It's hard to know if he's serious or silly, or seriously silly. There's so much self parody that I can't tell where the man and the performance begin and end. The ambiguity of it is what makes repeat listening for me enjoyable.
The first taste we had of his new album My God Is Blue was in the form of a music video for the song "Pepito Bleu" (also the opening track of the album). I loved it, but it only reinforced my confusion. The video opens in a garden planet paradise, Tellier is fired into the heavens in a spaceship made of light to escape an exploding planet like Kal-El escaping Krypton. That I can watch this and find it captivating instead of hopelessly cheesy is puzzling. So while I wouldn't argue if you said it made you gag, I think it's totally awesome. The video has english subtitles and Tellier plays prophet singing on columned pantheon steps. Bearded and howling like Kronos about to devour his children with glowing Dune-spice eyes as his gathering followers approach, he starts: "To begin Heaven's prayer, I'm going to sit down adorned with blue pepito cookies" Huh? Subtitles normally make things clearer.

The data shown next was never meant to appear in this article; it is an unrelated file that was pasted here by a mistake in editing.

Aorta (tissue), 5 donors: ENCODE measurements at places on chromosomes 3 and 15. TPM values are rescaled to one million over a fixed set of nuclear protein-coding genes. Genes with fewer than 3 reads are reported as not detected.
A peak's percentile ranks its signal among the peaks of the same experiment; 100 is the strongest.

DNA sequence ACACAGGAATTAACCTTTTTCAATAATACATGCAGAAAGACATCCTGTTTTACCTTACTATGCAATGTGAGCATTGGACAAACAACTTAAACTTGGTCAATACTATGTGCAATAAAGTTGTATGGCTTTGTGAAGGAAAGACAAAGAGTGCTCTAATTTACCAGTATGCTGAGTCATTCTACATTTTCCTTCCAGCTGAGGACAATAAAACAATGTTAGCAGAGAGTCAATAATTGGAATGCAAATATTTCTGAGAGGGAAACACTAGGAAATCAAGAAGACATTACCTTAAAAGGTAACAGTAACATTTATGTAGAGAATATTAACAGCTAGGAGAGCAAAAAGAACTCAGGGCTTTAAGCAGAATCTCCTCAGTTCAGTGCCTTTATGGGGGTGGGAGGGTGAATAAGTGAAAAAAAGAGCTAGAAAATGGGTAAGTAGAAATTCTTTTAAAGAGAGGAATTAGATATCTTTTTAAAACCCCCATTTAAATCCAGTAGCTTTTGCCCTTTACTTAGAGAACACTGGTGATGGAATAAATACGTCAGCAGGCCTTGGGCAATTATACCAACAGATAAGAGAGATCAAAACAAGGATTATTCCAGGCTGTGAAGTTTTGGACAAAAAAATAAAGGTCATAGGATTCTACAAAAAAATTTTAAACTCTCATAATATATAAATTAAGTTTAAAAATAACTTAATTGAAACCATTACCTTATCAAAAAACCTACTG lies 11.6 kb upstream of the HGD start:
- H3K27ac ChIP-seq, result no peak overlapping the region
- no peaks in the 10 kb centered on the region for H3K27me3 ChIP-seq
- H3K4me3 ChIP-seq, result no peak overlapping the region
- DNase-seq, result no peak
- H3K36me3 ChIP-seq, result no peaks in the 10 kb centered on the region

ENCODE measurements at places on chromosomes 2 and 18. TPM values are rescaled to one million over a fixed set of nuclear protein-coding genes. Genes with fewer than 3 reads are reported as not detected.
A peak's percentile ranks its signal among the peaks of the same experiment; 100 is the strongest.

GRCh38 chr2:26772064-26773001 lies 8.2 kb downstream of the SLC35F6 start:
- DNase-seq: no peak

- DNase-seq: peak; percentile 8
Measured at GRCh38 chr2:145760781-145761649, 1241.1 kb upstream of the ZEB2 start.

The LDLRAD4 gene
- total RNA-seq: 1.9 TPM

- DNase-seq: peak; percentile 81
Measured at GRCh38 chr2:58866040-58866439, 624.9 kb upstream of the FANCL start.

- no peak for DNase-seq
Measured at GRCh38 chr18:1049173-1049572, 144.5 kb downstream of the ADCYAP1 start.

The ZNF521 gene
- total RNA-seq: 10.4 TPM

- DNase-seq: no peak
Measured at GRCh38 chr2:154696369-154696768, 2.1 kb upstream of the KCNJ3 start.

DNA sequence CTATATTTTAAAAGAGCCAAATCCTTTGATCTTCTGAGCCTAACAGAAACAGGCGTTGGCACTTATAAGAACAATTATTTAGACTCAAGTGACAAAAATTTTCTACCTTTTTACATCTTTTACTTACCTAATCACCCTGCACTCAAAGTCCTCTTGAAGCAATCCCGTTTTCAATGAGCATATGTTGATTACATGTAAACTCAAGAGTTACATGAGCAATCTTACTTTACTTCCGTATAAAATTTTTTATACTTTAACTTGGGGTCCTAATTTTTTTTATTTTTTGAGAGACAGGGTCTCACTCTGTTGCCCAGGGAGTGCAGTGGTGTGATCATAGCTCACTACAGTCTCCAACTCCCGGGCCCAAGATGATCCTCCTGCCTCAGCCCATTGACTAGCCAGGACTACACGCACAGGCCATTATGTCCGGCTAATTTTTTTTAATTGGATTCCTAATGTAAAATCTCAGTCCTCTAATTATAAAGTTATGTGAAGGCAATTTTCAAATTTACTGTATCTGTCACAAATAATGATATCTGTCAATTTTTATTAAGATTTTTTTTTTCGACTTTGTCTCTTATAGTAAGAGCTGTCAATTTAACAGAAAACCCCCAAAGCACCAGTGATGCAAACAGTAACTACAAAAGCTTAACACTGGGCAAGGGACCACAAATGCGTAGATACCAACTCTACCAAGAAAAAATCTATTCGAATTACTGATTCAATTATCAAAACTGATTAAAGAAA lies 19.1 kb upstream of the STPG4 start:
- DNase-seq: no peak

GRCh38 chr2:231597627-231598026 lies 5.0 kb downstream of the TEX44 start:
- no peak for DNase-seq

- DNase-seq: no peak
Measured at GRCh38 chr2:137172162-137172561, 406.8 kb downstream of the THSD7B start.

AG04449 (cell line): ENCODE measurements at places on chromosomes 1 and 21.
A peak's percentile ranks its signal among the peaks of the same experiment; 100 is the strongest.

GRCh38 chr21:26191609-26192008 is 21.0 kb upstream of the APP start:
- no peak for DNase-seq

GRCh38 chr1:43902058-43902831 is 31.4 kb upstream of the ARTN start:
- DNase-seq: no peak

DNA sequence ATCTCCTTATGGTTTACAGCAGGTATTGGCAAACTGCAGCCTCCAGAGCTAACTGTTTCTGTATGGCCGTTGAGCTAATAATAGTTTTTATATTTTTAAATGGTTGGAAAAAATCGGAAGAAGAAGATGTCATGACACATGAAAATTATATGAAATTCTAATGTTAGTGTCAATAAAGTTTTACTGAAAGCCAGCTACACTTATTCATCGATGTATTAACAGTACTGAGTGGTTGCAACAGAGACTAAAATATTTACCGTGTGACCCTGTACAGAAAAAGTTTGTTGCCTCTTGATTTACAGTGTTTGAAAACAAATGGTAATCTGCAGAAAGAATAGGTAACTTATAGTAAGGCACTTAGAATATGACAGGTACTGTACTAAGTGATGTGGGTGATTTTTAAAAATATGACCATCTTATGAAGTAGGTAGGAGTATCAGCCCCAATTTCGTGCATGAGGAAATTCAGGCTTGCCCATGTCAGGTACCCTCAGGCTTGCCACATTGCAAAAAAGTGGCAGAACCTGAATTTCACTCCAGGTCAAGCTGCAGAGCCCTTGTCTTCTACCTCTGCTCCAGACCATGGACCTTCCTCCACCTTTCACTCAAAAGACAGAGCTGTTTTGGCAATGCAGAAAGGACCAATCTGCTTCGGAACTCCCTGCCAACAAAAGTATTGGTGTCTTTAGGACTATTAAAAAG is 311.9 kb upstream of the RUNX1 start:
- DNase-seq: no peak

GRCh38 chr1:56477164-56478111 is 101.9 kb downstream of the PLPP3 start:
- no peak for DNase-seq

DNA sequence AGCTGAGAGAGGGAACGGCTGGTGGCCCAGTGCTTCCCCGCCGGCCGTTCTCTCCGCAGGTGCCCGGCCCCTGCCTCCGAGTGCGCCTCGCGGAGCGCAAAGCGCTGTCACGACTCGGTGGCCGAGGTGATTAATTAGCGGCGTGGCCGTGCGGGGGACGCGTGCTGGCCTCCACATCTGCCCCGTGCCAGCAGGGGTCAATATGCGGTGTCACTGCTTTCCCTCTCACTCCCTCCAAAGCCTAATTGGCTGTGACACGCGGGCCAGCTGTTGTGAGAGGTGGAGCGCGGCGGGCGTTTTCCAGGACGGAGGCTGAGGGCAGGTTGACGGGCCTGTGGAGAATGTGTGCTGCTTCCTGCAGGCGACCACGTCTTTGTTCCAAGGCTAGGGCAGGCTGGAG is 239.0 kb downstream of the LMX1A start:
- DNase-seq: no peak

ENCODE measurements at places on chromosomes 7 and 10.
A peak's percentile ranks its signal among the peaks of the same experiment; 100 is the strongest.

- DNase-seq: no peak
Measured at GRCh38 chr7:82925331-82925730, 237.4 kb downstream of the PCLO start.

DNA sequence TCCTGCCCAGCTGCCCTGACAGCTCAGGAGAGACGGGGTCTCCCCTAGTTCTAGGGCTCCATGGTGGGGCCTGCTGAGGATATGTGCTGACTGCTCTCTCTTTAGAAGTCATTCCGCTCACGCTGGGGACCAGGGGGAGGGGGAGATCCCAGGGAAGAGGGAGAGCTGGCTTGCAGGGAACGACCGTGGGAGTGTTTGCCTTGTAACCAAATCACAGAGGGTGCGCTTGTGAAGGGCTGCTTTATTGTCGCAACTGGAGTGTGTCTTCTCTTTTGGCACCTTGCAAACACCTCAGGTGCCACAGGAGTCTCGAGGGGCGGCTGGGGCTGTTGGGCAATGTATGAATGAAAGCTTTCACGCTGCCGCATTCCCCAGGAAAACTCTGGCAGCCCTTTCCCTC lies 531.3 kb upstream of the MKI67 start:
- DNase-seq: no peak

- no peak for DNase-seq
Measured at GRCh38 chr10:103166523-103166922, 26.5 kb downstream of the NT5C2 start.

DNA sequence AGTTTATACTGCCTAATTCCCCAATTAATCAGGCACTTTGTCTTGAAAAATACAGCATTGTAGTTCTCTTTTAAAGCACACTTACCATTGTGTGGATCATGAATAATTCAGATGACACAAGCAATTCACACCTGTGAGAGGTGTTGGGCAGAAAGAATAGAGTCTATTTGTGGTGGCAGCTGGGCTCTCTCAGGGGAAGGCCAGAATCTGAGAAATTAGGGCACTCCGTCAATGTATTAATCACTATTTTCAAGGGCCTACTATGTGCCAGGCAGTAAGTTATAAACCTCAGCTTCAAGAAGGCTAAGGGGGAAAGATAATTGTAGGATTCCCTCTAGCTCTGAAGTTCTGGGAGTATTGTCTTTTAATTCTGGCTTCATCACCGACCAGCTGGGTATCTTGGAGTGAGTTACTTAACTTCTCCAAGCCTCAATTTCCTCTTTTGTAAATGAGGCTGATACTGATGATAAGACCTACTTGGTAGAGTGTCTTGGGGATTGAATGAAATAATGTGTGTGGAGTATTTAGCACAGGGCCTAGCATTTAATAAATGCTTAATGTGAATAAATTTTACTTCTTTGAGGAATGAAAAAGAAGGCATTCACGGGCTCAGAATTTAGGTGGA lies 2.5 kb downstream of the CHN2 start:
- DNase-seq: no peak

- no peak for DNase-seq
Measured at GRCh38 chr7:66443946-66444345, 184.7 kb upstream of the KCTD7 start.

Musically it's a beautiful song. I annoyed my housemates by listening to it on repeat for a day. I tried my best to make sense of this blue cookie business. The theories I came come up with were: 1. meeting god with child like innocence 2. it's dada 3. a drug reference ala disco biscuits/cookies 4. a reference to the blue pearls of Buddhism that you see on the path to enlightenment. But why was I enjoying it and taking it remotely seriously if I didn't know what it was about? I would put it down to the air of sincerity. Tellier has the ability to perform totally over the top stuff and still seem totally serious. I'm still uncertain if that makes him serious or silly. Either way I'm definitely impressed or confused.
I asked friends both from Australia and France what they thought about the song and my blue cookie theories. The consensus was that I had gone strange in the head. In the end of the video the message "join" flashes on the screen. I already had my Tellier head badge from the press conference so I was clearly in the club and was ready for more of the blue kool aid. In the lead up to the album's release via social media he sent out "Message Blue" aphorisms for his would be followers. Here are a random selection for you to ponder:
#5 "Cultivating madness is a duty"
#6 "Now we are born we must live our lives freely"
#27 "To be understood is the finality of art"